Santa Monica City Council gives developer leg up on Bergamot Station

Crews remove trees at Bergamot Station along Olympic Boulevard at 26th Street in Santa Monica in preparation for construction of Phase 2 of the Expo Line.
Crews remove trees at Bergamot Station along Olympic Boulevard at 26th Street in Santa Monica in preparation for construction of Phase 2 of the Expo Line.
(Michael Robinson Chavez / Los Angeles Times)

Wary of changing the character of the Bergamot Station arts complex or displacing the commercial galleries that have been its backbone, the Santa Monica City Council has given the inside track for an $84-million makeover of the former rail freight yard to a developer deemed least likely to radically change the status quo.

Shut out, at least for now, is a $92-million rival proposal that would have heavily benefited several nonprofit arts ventures, especially the Santa Monica Museum of Art.

The museum would have received a fully paid new building and a $10-million endowment. Owners of Bergamot Station’s 40 commercial galleries had worried that an upscale redevelopment focused mainly on the museum could overshadow their businesses and price them out of the arts district.


The 5-1 council vote after a nearly five-hour hearing Tuesday gives Worthe Real Estate Group, a major developer and property manager based in Santa Monica, exclusive rights to negotiate with the city in hopes of striking a deal that would allow a Bergamot makeover to go forward.

There’s no guarantee that a final agreement will be reached, and no obligation on the city’s part to go ahead with the Worthe plan. Council members decided to impanel a special citizens’ commission to monitor the negotiations between Worthe and members of the City Hall staff, making sure that the interests and concerns of all the affected groups at Bergamot Station are taken into account.

The council sidetracked a rival proposal from 26 Street/TOD Partners that the city’s Economic Development department had recommended be given the exclusive negotiating rights instead of Worthe. The 26 Street plan called for delivering a $7-million, ready-to-use and fully equipped new building for the art museum, which occupies rented quarters at Bergamot Station.

The promised endowment from 26 Street would have given the museum, which puts on contemporary art exhibitions but does not have its own collection, a cushion it now lacks. The museum’s financial reports show that it meets expenses hand-to-mouth, relying mainly on donations to balance budgets of up to about $2 million.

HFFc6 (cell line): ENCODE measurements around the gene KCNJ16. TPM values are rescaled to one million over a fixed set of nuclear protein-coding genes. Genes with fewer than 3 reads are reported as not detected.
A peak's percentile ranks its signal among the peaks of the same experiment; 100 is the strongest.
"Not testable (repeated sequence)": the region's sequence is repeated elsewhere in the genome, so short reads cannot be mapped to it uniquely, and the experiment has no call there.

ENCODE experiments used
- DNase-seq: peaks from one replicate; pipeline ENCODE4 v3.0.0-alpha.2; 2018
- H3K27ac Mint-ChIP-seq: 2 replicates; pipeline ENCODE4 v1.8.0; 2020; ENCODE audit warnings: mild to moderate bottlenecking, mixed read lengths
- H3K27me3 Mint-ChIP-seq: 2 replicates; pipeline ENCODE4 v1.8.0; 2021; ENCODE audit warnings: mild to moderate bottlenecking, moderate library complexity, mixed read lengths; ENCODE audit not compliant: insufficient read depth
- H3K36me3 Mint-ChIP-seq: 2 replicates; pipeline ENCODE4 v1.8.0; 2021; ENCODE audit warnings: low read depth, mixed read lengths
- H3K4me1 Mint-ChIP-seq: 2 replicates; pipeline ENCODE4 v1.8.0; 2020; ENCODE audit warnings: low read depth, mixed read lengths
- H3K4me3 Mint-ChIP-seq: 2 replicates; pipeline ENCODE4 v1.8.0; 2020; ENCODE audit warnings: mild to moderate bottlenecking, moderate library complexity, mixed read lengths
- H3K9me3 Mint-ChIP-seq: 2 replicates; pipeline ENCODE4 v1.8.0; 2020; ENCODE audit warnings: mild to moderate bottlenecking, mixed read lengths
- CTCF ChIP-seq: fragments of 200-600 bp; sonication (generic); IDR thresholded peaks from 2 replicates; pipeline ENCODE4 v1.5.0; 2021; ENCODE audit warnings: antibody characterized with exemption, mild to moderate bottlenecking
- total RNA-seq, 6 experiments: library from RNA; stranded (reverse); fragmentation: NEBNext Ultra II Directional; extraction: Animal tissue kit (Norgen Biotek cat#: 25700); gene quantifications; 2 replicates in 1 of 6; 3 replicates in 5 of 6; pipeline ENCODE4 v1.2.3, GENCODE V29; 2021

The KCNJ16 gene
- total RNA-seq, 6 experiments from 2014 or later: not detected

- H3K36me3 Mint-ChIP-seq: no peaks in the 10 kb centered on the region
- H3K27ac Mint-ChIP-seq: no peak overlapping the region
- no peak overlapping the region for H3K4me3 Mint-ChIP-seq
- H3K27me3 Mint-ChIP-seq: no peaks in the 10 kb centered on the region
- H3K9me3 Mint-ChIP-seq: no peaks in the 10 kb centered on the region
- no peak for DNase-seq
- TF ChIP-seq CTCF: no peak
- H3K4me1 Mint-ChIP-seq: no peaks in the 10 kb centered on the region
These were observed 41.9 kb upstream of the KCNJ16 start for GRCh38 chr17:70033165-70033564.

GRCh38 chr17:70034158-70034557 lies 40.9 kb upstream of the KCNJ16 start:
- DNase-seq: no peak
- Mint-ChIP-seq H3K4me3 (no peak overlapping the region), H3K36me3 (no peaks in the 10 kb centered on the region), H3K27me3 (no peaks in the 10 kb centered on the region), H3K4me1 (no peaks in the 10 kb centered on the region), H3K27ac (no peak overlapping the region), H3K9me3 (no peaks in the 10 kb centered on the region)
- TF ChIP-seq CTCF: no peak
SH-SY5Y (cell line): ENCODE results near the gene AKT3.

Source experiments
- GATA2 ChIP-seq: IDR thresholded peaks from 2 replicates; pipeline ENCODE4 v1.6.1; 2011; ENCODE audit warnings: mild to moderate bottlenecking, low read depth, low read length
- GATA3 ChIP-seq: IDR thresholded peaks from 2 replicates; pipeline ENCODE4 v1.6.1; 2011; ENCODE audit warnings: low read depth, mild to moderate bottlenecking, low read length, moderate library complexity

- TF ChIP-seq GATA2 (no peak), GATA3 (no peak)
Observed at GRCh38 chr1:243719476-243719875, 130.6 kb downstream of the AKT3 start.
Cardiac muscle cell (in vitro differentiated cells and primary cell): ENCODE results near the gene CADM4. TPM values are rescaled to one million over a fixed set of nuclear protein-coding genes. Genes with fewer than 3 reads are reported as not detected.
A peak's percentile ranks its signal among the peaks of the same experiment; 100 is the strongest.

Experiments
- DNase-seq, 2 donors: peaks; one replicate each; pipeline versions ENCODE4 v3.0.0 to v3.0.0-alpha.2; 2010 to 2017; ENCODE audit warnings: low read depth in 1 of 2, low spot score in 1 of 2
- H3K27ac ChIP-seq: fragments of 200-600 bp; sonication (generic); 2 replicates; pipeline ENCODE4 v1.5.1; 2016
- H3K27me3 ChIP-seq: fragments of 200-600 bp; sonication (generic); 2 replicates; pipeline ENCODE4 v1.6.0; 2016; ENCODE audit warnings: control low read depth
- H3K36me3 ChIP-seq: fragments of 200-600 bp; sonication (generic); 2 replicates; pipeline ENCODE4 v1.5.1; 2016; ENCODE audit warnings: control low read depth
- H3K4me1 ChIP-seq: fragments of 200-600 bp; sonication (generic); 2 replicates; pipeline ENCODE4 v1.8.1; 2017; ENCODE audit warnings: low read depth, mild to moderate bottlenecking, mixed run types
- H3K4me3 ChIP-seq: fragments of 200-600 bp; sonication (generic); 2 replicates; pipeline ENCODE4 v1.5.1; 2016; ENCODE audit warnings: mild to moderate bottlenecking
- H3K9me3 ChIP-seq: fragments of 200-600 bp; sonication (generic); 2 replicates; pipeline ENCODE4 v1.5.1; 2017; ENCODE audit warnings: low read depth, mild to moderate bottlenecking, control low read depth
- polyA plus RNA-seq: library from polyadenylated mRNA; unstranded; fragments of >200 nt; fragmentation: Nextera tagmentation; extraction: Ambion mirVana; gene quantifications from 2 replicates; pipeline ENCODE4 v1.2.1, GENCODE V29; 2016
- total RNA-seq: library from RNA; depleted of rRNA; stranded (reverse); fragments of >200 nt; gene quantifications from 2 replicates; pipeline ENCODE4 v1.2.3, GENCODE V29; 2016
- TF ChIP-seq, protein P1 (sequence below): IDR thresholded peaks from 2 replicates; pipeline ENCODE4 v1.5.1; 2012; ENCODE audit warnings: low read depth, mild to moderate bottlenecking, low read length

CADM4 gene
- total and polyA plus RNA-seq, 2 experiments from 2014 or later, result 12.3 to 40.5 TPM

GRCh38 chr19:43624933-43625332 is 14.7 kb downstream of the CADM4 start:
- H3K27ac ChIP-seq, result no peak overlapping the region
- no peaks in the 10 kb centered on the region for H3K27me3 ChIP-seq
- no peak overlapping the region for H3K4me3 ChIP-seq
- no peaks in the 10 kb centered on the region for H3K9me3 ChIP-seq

Worthe’s plan calls for just $2.9 million to build a basic structure for the museum. The museum board would be responsible for finding additional money to make its interior suitable for exhibitions, events and educational programs.

Commercial galleries would occupy 61,600 square feet at Bergamot under the now-favored Worthe plan. Moreover, the gallery owners would reap a substantial rent discount — Worthe projects charging $2.01 per square foot for commercial tenants, a 23% markdown from 26 Street’s estimate of $2.60 per square foot.


Elsa Longhauser, the Santa Monica Museum of Art’s executive director, accentuated the positive in an interview Wednesday. By voting to enter negotiations for Bergamot Station redevelopment after months of delay, she said, the City Council finally has begun the push for much-needed improvements at the site.

“The thing we wanted most urgently to happen was to move the process forward so Bergamot could begin to be revitalized and rejuvenated, to be ready for the train that is coming very soon,” Longhauser said, referring to the westward extension of the light rail Exposition Line that includes a Bergamot Station stop.

Part of the impetus for redeveloping Bergamot Station is the impending return of rail traffic for the first time in nearly 30 years, as the former freight yard and depot begins to receive riders embarking or debarking at an already built station on the arts enclave’s doorstep.